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In the third chapter of her mini-series, Toni Roberts discovers that witchcraft is alive and well in Romania. Looking at Lucia Sekerková Bláhová’s photography series, Vrăjitoare, the modern, technologically savvy face of magic and witchery is revealed.
Read More “Women of the Night, Chapter 3: Vrăjitoare, Romania’s Witch Business”
Millais’ painting, Ophelia, continues to inspire viewers and critics alike, but what if the heroine came back from the watery grave she was condemned to? Here, Hannah Hutchings-Georgiou considers the return of Ophelia in the artwork of Jada Bruney and Rolake Osabia, and the music visuals of Christine and the Queens.
Read More “Ophelia Redux”
Looking at the work of photographer Ana Casas Broda, poet Muriel Rukeyser and musician Sherri Dupree-Bemis, Toni Roberts considers night from the perspectives of mothers, reflecting on their nocturnal experiences and reveries.
Read More “Women of the Night, Chapter 2: Nocturnal Mothering”
Sumaya Kassim writes about the ingrained orientalist attitudes and tropes which reinforce exhibitions like the British Museum’s Inspired by the East, often at the expense of the experiences, creativity and cultural history of Middle Eastern Muslims.
Read More “There is no mutual fascination: why the British Museum’s ‘Inspired by the East’ is not inspired (at least, not to me, a heartbroken Muslim Middle Easterner)”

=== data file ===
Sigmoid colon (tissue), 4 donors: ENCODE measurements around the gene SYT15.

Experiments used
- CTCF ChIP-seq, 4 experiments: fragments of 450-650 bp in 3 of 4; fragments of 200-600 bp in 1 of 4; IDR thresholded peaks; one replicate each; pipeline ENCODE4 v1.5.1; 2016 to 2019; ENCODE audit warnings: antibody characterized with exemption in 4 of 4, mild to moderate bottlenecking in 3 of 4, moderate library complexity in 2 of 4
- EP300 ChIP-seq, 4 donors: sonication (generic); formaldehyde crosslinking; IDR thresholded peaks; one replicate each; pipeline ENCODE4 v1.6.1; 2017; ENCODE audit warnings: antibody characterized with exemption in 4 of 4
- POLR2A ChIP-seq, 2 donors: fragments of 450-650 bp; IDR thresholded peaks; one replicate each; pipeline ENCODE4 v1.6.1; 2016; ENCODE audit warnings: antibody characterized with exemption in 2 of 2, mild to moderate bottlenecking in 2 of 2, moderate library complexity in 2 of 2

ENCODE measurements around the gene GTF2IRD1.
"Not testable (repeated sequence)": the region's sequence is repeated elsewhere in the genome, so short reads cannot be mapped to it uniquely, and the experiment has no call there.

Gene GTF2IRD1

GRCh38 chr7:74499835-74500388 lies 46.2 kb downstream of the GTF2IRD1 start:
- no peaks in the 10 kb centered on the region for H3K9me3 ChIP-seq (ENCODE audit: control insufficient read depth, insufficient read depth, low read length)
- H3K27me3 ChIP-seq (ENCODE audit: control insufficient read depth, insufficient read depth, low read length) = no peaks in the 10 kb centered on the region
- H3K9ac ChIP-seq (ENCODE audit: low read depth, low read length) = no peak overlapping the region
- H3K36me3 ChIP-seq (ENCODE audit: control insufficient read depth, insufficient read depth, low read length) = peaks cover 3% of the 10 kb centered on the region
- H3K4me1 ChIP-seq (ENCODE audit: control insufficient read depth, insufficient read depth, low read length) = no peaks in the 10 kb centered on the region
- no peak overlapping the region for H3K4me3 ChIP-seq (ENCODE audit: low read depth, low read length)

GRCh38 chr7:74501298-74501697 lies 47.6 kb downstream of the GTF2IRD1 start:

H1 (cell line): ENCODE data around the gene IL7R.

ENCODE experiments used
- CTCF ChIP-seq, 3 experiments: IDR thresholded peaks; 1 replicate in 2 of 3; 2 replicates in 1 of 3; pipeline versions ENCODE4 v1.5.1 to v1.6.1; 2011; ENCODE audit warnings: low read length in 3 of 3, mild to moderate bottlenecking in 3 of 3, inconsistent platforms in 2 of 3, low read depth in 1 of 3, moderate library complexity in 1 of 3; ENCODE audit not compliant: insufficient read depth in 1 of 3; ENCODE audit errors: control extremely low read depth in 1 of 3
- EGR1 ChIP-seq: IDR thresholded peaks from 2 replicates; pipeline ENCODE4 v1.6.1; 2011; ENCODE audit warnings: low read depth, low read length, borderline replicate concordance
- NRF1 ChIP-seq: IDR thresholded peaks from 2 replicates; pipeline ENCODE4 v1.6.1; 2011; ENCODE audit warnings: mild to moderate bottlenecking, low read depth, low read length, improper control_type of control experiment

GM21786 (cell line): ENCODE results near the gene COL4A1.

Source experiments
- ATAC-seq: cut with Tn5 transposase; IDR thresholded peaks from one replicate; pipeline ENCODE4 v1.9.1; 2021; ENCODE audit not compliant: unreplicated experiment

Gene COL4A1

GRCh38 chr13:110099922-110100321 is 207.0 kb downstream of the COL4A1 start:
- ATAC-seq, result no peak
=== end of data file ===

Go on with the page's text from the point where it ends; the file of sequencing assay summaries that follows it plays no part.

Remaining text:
Memory, loss and migration are all explored in Tara Fatehi Irani’s beautifully evocative work, Mishandled Archive. Here, Hannah Hutchings-Georgiou reflects on Fatehi Irani’s ongoing project and her “mishandling” of ancestral archives.
Read More “Migrating Memories and Transitive Memorials: Tara Fatehi Irani’s Mishandled Archive and Our Collective Handling of the Past”
Our arts contributor Judith Roberts explores the phenomenon of the New Woman in the work of several women playwrights from the early twentieth century.
Read More “The New Woman in Early Twentieth-Century New Drama: Staging a Sexual, Political and Social Revolution”
Olivia Scott Berry questions curatorial decisions and a lack of intersectionality in the recent exhibition inspired by Virginia Woolf’s writings. In the words of poet Rebecca Wilcox, Berry asks ‘what about the transformational potential of discourse?’ when returning to the oeuvre of Woolf.
Read More “Reflections on ‘Virginia Woolf: An Exhibition Inspired By Her Writings’ at the Fitzwilliam Museum, Cambridge”